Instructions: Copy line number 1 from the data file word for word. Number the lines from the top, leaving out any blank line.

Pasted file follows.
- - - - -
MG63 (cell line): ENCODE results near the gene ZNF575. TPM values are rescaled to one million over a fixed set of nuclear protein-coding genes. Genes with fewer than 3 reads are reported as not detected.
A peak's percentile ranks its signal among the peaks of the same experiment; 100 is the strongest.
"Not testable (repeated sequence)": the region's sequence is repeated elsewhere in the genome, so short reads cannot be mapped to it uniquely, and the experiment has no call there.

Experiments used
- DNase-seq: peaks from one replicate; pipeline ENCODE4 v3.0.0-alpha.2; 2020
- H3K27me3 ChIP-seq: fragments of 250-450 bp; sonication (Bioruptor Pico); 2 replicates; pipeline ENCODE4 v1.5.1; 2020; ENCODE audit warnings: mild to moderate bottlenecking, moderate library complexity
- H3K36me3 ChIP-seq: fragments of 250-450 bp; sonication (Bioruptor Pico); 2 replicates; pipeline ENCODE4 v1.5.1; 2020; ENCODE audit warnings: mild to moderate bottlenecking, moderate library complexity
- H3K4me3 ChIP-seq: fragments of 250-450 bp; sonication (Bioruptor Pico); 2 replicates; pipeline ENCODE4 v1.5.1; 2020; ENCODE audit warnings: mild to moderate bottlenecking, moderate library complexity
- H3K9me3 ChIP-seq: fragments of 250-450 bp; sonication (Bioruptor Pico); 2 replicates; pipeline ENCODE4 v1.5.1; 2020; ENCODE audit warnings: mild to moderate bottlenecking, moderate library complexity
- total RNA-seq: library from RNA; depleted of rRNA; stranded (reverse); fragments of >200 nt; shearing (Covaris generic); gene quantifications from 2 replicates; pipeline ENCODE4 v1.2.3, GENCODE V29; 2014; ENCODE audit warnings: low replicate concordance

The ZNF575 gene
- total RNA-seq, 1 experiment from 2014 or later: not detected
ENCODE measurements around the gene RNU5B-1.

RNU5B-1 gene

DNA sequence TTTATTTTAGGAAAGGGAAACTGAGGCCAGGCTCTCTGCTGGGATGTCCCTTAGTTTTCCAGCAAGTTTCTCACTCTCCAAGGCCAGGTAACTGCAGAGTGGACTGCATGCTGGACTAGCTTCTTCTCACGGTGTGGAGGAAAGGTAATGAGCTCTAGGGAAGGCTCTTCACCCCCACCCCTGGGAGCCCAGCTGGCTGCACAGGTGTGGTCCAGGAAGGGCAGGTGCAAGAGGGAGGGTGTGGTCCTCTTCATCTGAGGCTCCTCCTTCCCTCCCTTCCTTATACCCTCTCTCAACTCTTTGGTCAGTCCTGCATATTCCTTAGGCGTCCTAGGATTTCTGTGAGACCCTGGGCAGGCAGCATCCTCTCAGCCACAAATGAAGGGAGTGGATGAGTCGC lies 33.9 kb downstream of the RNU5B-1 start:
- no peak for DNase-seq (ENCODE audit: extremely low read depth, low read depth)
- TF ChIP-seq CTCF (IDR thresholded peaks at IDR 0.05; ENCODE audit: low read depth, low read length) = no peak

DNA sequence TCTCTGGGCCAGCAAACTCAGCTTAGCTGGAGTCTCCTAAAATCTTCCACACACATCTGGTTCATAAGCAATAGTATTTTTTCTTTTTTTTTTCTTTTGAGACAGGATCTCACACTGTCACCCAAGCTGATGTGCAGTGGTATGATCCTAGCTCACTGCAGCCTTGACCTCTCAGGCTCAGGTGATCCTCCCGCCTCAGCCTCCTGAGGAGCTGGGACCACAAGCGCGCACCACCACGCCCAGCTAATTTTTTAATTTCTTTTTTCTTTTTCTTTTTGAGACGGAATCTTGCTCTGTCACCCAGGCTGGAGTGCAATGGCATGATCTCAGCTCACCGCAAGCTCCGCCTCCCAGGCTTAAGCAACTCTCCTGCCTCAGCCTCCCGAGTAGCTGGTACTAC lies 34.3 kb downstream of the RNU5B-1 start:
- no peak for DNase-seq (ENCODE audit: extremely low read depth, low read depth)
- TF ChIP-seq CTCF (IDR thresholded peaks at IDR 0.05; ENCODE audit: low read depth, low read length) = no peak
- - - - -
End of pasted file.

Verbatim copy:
MG63 (cell line): ENCODE results near the gene ZNF575. TPM values are rescaled to one million over a fixed set of nuclear protein-coding genes. Genes with fewer than 3 reads are reported as not detected.